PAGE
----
As regular readers know I have been doing these blackout pages as part of my studio practice for well over a decade now. I started doing them as an inexpensive way to center myself as I started work in the studio. Many artists have routines that help them reach their creative place – blackout meditation is one of mine. My studio is on the third floor of my home, and as a new art school graduate, I found I needed a transition between my “real” life and my artist life. Blackout meditations became that transition for me, a way to clear my head and begin. They help to trick my inner censor – “nothing to see here – just a doodle on an old book page – no “serious” art happening here!” Over time I can trace my thoughts and preoccupations in these pages. You can search here on the blog for more examples, use the word blackout in the search box, and see other examples over on my website here.
Right now the world is turned upside down, I find my brain is in constant fight or flight mode and it is exhausting. Making a simple page meditation gives me a few moments of calm when I am absolutely absorbed in what I am doing. And some days I am even calm enough to get to work in my studio.
I get a lot of questions about this part of my practice, and so this week’s art in the time of corona virus is a really quick little video tutorial. I outline my basic process, but since it is a “made up” process I hope you will make it your own. If you decide to make one (or a few – be warned it can be addictive!) I hope you will tag me on your @debeck01 on instagram or use the hashtag #blackoutmeditation so I can see your work too!
In today’s installment of what to do when you are in social isolation I give you a fun notebook using an old greeting card or note card. I often use this project in intro to bookbinding classes, it’s a simple binding, and it is an easy way to get to grip with all the niceties of paper grain and using simple tools. To be honest you don’t really need any tools except a big tapestry sewing needle to make this project – and you can use any papers you have on hand.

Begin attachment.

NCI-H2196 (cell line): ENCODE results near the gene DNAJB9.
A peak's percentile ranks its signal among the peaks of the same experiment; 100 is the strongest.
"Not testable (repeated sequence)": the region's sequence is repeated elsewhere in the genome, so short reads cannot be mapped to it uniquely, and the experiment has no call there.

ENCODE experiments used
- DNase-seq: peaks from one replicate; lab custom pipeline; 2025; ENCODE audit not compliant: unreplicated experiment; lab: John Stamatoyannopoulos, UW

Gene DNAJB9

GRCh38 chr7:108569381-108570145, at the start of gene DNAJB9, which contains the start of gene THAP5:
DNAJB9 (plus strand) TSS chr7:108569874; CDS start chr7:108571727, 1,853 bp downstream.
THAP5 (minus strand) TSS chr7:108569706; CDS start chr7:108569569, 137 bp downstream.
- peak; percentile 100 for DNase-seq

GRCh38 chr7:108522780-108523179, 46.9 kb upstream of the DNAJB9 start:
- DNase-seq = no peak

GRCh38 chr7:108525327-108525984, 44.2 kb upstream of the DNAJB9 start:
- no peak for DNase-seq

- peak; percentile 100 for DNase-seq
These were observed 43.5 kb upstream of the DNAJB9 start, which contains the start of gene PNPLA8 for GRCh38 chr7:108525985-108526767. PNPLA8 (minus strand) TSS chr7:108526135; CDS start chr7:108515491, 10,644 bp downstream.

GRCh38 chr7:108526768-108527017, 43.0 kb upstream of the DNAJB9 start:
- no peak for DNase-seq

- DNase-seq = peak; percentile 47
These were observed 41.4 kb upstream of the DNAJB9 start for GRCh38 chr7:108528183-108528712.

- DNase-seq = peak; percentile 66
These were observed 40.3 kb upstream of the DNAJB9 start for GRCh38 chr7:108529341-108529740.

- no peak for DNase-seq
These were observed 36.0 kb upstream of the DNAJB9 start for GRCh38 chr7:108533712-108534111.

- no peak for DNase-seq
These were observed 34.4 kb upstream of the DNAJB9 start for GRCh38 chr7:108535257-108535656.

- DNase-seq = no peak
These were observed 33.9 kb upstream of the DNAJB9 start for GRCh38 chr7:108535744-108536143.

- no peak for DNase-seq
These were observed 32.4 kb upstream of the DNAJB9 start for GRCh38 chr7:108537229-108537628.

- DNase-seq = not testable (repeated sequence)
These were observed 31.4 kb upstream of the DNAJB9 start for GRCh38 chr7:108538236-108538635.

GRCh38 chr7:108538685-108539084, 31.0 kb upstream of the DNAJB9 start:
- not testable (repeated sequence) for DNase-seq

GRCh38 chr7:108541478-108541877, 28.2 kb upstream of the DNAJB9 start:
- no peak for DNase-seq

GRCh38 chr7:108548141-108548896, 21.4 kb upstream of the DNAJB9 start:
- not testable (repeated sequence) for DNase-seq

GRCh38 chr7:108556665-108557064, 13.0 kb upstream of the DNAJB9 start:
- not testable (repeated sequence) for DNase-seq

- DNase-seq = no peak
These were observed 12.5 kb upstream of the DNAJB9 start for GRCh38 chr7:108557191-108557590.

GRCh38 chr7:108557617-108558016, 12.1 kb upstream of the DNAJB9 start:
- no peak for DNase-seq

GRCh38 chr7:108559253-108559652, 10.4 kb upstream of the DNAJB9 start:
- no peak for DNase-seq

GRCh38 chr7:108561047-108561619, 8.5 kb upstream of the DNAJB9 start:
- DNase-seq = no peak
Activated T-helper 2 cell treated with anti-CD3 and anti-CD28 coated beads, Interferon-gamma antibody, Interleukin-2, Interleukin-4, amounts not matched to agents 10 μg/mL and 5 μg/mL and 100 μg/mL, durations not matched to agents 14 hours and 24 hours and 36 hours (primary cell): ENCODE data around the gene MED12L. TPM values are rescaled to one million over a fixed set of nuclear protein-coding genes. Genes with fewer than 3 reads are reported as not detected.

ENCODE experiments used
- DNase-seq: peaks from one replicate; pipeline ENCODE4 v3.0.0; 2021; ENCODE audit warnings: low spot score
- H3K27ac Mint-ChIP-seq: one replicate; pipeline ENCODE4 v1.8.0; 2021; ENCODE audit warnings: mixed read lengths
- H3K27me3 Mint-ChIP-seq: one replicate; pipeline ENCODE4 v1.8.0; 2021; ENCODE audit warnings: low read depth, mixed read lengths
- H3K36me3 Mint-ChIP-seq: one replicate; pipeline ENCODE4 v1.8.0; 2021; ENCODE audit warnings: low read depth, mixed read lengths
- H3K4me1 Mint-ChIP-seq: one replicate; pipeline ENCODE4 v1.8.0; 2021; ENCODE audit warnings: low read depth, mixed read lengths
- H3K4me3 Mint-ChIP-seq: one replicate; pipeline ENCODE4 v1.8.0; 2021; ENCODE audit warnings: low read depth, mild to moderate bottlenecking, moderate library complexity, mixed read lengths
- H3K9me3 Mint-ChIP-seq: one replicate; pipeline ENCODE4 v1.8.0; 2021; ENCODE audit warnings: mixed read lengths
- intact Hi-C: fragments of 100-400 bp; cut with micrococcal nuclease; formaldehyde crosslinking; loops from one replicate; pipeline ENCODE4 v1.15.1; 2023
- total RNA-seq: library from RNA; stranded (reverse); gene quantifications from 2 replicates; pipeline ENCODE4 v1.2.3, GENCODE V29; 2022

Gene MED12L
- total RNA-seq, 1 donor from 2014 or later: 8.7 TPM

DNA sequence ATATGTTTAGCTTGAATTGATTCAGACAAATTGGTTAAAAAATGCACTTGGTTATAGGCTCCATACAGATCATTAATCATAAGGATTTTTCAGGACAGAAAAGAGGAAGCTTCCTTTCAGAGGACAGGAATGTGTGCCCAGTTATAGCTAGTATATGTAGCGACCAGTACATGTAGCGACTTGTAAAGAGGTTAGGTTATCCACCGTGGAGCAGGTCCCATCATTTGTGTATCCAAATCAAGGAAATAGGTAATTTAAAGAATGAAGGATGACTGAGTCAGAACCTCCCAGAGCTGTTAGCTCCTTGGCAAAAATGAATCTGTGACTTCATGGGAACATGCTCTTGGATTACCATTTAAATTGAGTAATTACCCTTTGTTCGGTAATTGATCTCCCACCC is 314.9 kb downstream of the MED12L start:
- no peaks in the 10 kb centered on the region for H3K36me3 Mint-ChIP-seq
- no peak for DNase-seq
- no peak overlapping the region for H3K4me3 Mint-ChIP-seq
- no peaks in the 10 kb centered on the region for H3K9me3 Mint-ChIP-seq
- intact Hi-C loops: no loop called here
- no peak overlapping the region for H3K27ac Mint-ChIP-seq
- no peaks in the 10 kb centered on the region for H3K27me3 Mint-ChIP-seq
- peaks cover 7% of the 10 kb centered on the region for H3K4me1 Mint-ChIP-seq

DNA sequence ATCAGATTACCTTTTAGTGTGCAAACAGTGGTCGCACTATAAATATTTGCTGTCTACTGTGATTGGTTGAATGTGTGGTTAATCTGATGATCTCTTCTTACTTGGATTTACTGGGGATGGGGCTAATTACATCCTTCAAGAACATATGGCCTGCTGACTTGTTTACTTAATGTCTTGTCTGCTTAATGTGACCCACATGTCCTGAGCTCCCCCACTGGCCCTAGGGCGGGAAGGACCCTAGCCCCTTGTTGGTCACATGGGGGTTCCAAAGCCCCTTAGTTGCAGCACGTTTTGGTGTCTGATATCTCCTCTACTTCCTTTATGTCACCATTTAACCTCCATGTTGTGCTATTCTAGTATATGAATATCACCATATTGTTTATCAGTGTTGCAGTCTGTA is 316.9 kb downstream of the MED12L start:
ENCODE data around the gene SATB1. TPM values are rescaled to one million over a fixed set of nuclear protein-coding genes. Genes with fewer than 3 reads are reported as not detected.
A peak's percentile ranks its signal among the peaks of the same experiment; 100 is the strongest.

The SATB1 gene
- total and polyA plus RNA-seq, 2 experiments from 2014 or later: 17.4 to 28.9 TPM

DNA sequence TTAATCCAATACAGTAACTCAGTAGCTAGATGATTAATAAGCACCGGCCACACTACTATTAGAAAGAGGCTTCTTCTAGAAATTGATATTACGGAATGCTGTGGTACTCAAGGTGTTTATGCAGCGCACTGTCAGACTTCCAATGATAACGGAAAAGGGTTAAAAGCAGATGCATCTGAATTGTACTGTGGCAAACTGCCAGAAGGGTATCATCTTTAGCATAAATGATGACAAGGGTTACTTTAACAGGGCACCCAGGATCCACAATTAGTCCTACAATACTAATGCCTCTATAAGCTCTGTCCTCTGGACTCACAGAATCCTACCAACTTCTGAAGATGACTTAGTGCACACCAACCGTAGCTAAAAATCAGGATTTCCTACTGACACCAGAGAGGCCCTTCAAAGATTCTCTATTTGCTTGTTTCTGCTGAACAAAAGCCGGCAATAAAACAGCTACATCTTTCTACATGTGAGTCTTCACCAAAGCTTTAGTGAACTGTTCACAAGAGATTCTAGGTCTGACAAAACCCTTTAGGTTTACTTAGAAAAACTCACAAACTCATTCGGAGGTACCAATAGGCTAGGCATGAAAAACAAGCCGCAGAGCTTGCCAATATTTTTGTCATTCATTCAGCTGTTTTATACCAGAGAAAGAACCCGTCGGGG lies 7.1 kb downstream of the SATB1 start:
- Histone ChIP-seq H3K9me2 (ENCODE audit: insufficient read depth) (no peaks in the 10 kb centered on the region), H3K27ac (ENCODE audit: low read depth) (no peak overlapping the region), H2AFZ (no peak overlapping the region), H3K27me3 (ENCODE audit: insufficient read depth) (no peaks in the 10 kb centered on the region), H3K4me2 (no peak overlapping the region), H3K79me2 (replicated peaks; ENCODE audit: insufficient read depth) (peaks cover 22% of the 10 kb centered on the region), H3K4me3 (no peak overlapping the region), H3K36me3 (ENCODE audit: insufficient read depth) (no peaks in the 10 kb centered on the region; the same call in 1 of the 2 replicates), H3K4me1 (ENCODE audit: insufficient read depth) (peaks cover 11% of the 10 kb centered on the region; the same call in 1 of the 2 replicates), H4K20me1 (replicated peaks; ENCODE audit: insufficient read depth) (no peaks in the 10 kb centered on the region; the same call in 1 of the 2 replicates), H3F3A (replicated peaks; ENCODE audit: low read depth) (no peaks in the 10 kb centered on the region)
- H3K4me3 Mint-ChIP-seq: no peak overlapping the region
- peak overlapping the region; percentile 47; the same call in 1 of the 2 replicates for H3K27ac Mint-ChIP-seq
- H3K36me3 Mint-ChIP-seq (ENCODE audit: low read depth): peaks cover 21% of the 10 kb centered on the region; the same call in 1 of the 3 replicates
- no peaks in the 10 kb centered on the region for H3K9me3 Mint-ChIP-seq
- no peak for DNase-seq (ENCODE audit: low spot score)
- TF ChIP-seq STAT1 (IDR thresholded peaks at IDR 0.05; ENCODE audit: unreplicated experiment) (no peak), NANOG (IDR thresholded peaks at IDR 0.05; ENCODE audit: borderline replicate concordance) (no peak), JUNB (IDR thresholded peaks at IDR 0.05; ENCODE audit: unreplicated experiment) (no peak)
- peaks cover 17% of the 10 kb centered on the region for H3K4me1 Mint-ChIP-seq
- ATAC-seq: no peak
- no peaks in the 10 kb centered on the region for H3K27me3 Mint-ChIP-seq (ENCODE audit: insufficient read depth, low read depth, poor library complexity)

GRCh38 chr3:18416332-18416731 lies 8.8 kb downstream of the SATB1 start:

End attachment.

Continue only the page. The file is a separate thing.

I started making these little note books for myself many years ago – my Mum writes to me regularly from the UK, and it is a way to carry that letter around with me in my every day life. I write my to-do lists and grocery lists and lists of books I want to read in them, stuff like that, and so my daily life is wrapped up inside notes from my Mum, my husband, my kids, my friends – entwined with people who love me, many of them so far away from me.
Anyway – have fun making one for yourself and I’ll be back in a few days with another project from every day stuff.
its a strange time to be alive right now. As an artist and consultant/educator I mostly work from home, so my life doesn’t really feel very different, except when I do leave the house and its like a ghost town everywhere.
What is giving me hope is all the artists everywhere sharing what they know, all the authors reading kids books, all the musicians giving concerts from their living rooms, all the teachers of every stripe sharing resources and knowledge. It seems the carriers of culture are determined that humanity will be all right.
Here’s my humble contribution of a craft you can do if you are stuck at home, that doesn’t need any special materials. I want to give a huge shout out to an organization I work with – Infinity Visual and Performing Arts https://infinityperformingarts.org for sponsoring this video series and for sharing them on their platform to increase their outreach.
More videos on the way – until then stay well – hugs Deb